This is the gate Paul would have passed through upon entering Perge.
Not much is said about Perge (or Perga) in the Bible.
Now Paul and his companions set sail from Paphos and came to Perga in Pamphylia. And John left them and returned to Jerusalem but they went on from Perga and came to Antioch in Pisidia.
Then they passed through Pisidia and came to Pamphylia. And when they had spoken the word in Perga, they went down to Attalia.
Olympic type races and horse races were held here.
The coins of Perge represent their goddess and her temple.
The Hittites first settled Perge in 2000 BC. Greeks took it over and then the Romans.
The city had 50,000-100,000 people in the 1st - 3rd century.
The Roman bathsThere were cold baths, warm baths and hot baths. Also steam baths.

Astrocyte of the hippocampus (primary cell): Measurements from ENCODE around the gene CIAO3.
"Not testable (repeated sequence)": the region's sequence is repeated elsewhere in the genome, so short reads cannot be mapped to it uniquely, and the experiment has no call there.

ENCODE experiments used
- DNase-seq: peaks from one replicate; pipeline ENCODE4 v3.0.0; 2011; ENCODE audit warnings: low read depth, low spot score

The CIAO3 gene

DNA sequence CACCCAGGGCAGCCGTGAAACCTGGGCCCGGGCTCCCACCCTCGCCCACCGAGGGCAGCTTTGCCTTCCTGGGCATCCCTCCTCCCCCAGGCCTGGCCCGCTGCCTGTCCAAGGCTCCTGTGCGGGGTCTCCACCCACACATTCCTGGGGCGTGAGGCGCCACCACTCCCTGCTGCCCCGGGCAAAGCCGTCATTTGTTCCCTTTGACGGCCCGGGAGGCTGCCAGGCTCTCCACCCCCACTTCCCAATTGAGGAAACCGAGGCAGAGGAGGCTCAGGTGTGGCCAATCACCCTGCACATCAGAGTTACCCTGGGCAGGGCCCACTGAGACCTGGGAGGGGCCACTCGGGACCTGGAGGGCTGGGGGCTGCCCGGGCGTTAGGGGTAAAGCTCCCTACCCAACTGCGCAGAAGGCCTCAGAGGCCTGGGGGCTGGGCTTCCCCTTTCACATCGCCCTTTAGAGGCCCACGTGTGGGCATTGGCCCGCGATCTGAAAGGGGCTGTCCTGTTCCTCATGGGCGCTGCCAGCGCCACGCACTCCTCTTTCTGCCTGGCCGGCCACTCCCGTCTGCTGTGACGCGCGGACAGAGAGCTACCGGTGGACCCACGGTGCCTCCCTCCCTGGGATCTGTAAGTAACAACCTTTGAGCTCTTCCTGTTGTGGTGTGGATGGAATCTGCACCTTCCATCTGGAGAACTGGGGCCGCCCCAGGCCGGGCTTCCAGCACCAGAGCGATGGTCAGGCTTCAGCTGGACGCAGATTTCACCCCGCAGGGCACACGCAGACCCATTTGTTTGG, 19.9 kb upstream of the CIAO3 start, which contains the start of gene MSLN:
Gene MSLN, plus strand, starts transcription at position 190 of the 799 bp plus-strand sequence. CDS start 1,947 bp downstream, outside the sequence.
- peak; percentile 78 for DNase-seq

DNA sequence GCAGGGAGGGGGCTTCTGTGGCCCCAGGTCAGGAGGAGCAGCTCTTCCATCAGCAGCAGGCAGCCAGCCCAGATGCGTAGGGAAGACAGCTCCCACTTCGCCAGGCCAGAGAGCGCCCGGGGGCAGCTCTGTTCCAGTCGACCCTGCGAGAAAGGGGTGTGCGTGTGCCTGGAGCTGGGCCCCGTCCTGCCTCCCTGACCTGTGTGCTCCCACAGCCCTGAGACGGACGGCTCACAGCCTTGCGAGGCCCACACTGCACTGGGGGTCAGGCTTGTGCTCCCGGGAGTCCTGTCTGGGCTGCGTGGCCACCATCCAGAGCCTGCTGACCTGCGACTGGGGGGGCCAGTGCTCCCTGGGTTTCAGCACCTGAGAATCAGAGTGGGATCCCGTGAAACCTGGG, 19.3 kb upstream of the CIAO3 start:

There was a furnace room and the hot air was piped under the floor to the rooms.
The room closest to the furnace was the hot baths.
Ingenious for 2,000 years ago I'd say!
Underground chambers for heating system.
The agora, the marketplace of the day.
Paul was going to his own "backyard" of his day. Tarsus was similar in culture. He is quite familiar with the Jewish people in this Gentile territory. He would understand the Jewish culture but also the Romans. He was ideally suited to preach the Gospel.
We enjoyed getting to know Lilli. She is originally from South Africa and as a child lived on a sailboat and sailed the world with her family. She is very friendly and each day the question was "What new friend will Lilli make today?"
The water system of the Romans that ran through the center of the city.
Chariots left ruts in the pavement.
Belgin showed us that they have covered the mosaic tiles with fabric and rocks to protect them.
Jim, my friend Sarah's brother, was our main teacher.
We went to Israel with him too.
Along with Jim, we were privileged to also learn from 2 professors, Don and Tim.